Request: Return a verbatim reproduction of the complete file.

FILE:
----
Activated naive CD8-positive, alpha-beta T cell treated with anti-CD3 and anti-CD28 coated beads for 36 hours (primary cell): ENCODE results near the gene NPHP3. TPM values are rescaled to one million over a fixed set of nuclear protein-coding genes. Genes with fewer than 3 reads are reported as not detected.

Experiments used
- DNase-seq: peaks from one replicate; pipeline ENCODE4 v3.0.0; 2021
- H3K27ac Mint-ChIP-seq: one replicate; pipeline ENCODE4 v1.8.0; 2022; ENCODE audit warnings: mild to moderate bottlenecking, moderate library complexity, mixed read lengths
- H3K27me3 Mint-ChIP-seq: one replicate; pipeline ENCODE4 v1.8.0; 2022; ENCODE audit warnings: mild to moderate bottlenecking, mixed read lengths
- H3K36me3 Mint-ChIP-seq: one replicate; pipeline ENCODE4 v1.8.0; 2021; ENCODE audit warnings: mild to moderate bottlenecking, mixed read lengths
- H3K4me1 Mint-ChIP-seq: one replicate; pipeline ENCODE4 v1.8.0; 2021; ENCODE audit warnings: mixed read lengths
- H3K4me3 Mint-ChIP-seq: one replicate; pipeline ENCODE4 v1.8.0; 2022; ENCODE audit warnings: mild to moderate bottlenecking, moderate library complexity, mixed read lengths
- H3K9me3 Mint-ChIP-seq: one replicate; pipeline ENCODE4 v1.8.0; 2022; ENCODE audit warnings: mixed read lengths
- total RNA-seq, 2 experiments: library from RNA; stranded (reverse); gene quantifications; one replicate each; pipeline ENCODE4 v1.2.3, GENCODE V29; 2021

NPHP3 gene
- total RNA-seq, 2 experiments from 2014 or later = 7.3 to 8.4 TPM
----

Activated naive CD8-positive, alpha-beta T cell treated with anti-CD3 and anti-CD28 coated beads for 36 hours (primary cell): ENCODE results near the gene NPHP3. TPM values are rescaled to one million over a fixed set of nuclear protein-coding genes. Genes with fewer than 3 reads are reported as not detected.

Experiments used
- DNase-seq: peaks from one replicate; pipeline ENCODE4 v3.0.0; 2021
- H3K27ac Mint-ChIP-seq: one replicate; pipeline ENCODE4 v1.8.0; 2022; ENCODE audit warnings: mild to moderate bottlenecking, moderate library complexity, mixed read lengths
- H3K27me3 Mint-ChIP-seq: one replicate; pipeline ENCODE4 v1.8.0; 2022; ENCODE audit warnings: mild to moderate bottlenecking, mixed read lengths
- H3K36me3 Mint-ChIP-seq: one replicate; pipeline ENCODE4 v1.8.0; 2021; ENCODE audit warnings: mild to moderate bottlenecking, mixed read lengths
- H3K4me1 Mint-ChIP-seq: one replicate; pipeline ENCODE4 v1.8.0; 2021; ENCODE audit warnings: mixed read lengths
- H3K4me3 Mint-ChIP-seq: one replicate; pipeline ENCODE4 v1.8.0; 2022; ENCODE audit warnings: mild to moderate bottlenecking, moderate library complexity, mixed read lengths
- H3K9me3 Mint-ChIP-seq: one replicate; pipeline ENCODE4 v1.8.0; 2022; ENCODE audit warnings: mixed read lengths
- total RNA-seq, 2 experiments: library from RNA; stranded (reverse); gene quantifications; one replicate each; pipeline ENCODE4 v1.2.3, GENCODE V29; 2021

NPHP3 gene
- total RNA-seq, 2 experiments from 2014 or later = 7.3 to 8.4 TPM